We Get Support From:
Become a Supporter 
 We Get Support From:
Become a Supporter 

Brown, California Lawmakers Reach Budget Deal

Andrew Nixon / Capital Public Radio

Gov. Jerry Brown and Democratic lawmakers announced a budget deal on Tuesday, Jun. 16, 2015.

Andrew Nixon / Capital Public Radio

UPDATE: Gov. Jerry Brown got his conservative revenue estimates. Democratic lawmakers got money for some of their top priorities. And California now has a state budget deal.

Less than 24 hours after lawmakers passed a budget that relied on higher revenue projections, Gov. Brown came out with Democratic legislative leaders to make this announcement:

“Very happy to report that after some rather strenuous negotiations, that we reached a sound agreement on the budget,” the governor said at a Capitol news conference Tuesday. 

0616-ca -budget -deal -announcement -p

Assembly Speaker Toni Atkins, Gov. Jerry Brown and Senate President Pro Tem Kevin de León walk through the Capitol Tuesday after reaching a California budget deal. Andrew Nixon / Capital Public Radio

The spending plan uses Brown’s more conservative revenue estimates but still finds money for several of Democrats’ top priorities: preschool and child care for thousands more kids; more financial aid for California college students; and room for thousands more Californians to enroll at the UC and CSU systems. There’s also money to provide health care for children living in California illegally.

“Other than the budget the Assembly and Senate passed yesterday, this is the best budget that we have seen in years,” says Assembly Speaker Toni Atkins.

Senate President Pro Tem Kevin de León says the budget deal strikes a responsible balance “between strengthening our long-term fiscal foundation and investing right now in the economy of today and the workforce of tomorrow.”

Assembly Republican Leader Kristin Olsen says it’s too soon to say if her caucus will back the agreement.

“We’re very pleased that he held the Democrats to that lower, more conservative revenue projection,“ Olsen says. “The downside is he agreed to new, ongoing spending in the budget.”

Left out of the agreement: money to end a rule that limits aid for children born into the welfare system and higher rates for Medi-Cal providers. But the governor did announce that he’s calling a special session of the Legislature to stabilize the Medi-Cal system – and a separate special session on road and highway funding. Both will likely bring proposals for new taxes or fees.

UPDATE 4:48 p.m.


UPDATE 3:24 p.m.: Gov. Jerry Brown and Democratic legislative leaders have reached a state budget deal.

The $115 billion general fund spending plan relies on the governor’s conservative revenue estimates. But it also includes money for some of the lawmakers’ top priorities, including child care and higher education. The governor called negotiations "strenuous," but says the budget is sound.

"All in all, I’d say it’s been difficult but very productive, and certainly I’m glad that we got this far," says Brown.

Under the deal, the state will begin providing health care to children living in California illegally. It also offers the UC and CSU systems more money if they enroll more California students. Lawmakers are expected to vote on the deal by the end of the week.

The governor also announced he’s calling two special sessions of the Legislature -- one to raise money for road and highway projects, and another to sustainably fund Medi-Cal.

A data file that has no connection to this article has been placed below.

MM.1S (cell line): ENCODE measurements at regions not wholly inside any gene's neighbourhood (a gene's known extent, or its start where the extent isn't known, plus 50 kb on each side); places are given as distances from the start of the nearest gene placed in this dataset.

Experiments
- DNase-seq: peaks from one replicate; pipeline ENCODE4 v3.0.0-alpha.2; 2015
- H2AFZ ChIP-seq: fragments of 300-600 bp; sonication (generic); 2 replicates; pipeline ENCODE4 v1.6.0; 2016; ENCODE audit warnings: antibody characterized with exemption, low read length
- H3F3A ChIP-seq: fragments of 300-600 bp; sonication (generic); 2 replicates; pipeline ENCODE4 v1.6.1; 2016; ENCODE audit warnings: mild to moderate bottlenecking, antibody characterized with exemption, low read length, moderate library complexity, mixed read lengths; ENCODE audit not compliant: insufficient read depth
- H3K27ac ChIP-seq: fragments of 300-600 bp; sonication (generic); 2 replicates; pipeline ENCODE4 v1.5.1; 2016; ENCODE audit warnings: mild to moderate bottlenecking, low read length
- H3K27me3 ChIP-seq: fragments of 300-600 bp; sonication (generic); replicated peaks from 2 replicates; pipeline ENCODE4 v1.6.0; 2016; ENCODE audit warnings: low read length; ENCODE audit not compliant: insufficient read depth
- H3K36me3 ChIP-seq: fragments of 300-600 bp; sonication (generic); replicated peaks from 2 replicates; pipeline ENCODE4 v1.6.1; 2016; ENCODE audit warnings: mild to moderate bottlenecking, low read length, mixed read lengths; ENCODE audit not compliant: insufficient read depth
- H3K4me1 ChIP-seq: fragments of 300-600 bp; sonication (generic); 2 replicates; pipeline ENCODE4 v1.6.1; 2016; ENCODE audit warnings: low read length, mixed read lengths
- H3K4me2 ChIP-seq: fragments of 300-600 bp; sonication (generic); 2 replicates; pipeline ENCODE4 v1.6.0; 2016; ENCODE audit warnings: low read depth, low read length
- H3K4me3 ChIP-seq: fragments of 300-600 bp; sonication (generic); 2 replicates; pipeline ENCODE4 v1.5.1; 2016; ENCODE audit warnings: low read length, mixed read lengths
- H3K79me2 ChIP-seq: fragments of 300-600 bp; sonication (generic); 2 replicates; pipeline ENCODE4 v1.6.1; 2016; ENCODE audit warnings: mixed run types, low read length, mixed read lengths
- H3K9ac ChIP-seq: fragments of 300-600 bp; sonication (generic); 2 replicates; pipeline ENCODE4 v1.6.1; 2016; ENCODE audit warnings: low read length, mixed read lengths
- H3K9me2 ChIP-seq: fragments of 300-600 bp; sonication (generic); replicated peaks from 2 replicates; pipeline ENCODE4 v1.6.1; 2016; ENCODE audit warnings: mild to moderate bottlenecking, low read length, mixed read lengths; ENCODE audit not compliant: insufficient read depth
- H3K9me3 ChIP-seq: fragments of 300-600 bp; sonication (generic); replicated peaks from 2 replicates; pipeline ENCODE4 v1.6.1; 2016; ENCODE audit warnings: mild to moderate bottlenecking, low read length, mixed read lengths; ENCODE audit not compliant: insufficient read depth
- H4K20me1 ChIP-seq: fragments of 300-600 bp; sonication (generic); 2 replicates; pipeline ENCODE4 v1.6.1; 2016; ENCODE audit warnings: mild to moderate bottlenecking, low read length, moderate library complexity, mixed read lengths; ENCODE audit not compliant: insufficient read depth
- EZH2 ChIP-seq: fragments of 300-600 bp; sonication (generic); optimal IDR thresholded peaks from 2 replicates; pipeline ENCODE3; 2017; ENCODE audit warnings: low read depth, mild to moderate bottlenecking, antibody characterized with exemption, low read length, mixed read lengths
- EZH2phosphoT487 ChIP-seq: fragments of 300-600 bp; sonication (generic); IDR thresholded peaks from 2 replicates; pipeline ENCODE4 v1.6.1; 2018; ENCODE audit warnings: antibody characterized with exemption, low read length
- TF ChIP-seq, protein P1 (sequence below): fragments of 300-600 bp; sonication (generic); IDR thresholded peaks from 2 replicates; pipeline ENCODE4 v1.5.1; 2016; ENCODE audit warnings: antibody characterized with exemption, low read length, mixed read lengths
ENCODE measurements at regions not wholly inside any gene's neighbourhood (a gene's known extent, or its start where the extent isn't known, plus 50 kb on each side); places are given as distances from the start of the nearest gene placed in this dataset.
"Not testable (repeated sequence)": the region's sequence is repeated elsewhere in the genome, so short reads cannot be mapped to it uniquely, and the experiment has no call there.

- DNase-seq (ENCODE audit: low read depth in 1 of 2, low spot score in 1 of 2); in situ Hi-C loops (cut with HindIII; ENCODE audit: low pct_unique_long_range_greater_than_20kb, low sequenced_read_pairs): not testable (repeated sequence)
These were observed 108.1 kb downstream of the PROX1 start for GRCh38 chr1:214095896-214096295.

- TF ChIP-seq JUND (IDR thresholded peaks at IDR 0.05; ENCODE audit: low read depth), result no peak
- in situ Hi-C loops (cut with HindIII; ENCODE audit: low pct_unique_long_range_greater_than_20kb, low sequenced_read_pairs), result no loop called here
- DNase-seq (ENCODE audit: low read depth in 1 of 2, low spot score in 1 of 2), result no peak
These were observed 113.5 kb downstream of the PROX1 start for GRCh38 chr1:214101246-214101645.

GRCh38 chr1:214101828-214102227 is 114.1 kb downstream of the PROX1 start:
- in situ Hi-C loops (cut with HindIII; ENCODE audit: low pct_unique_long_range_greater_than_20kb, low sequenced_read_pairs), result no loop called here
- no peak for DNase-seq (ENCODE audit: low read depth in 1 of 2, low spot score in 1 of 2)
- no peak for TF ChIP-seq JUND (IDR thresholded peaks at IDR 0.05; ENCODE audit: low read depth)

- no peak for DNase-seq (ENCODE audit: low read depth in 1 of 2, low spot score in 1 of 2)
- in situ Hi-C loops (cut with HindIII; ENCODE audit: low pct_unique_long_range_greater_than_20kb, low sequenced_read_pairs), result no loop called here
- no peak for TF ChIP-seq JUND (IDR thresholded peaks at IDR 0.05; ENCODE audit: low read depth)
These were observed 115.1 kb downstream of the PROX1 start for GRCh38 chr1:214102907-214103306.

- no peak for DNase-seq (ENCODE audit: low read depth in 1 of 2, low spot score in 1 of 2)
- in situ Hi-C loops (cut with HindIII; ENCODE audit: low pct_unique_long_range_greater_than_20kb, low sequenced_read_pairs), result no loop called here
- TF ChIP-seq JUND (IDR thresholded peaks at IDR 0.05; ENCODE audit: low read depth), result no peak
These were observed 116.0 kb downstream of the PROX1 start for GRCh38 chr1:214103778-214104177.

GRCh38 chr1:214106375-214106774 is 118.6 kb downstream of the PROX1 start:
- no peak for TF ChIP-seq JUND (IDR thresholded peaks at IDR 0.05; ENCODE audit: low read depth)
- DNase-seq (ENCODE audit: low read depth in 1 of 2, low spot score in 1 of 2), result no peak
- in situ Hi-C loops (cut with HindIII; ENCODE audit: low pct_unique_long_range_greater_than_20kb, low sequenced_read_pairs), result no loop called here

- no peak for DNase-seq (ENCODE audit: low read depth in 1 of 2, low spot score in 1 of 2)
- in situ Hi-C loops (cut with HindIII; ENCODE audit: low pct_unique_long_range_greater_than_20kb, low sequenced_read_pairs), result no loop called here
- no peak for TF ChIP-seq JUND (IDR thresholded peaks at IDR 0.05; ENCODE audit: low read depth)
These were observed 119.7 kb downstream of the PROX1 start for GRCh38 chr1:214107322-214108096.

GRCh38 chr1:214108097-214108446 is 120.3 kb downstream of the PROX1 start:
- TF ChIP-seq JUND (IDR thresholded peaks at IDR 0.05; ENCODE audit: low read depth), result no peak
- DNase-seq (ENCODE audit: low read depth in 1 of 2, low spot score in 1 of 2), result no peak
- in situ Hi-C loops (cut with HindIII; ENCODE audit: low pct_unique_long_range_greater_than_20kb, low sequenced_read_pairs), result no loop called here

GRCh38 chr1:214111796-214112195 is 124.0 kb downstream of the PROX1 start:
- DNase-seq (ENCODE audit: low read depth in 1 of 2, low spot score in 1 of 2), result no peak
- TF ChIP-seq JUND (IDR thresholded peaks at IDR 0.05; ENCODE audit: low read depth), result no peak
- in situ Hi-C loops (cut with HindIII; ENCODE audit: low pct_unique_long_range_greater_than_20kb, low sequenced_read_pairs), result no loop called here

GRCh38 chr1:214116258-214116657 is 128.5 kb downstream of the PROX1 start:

UPDATE: 1:30 p.m. Gov. Jerry Brown and California lawmakers announced a budget deal Tuesday afternoon. As part of the deal, Brown is calling the Legislature into two special sessions to determine funding for transportation and Medi-Cal.

According to a press release from Brown's office, the budget deal is "consistent with prudent May Revision revenue estimates." 

The deal includes: 

  • $40 million to expand Medi-Cal coverage for low-income, undocumented children
  • $265 million for 7,000 child care and 6,000 pre-school slots 
  • Brown wants lawmakers to enact at least $1.1 billion in permanent, sustainable funding for Medi-Cal provider rate increases and other programs
  • $226 million to restore 7 percent IHSS service hour reduction for one year. He's calling a health care special session to determine long-term funding
  • Brown has also called for a special session to look into transportation funding 
  • $96 million over the January budget for the California State University to expand enrollment
  • $11 million to support children in dependency courts
  • $6 million in new grants for local law enforcement to improve community relations

Original Post: When Gov. Jerry Brown announces a state budget deal with California lawmakers – which could come as soon as this afternoon – he will also announce that he’s calling the Legislature into two special sessions designed to pass targeted taxes and fees.

One of the special sessions would be designed to raise money for road and highway funding – a goal highlighted by the governor in his January inaugural address. Proposals from lawmakers this year have ranged from vehicle fee and gas tax increases to surcharges for zero-emission vehicles.

The other special session would deal with taxes on managed care organizations (health insurers) and tobacco products. The money would be used to restore Medi-Cal provider rates that were cut during the recession.

The governor has called a press conference at 1:30 p.m. Tuesday at the state Capitol.

Sign up for ReCap

and never miss the top stories

Delivered to your inbox every Wednesday.

Check out a sample ReCap newsletter.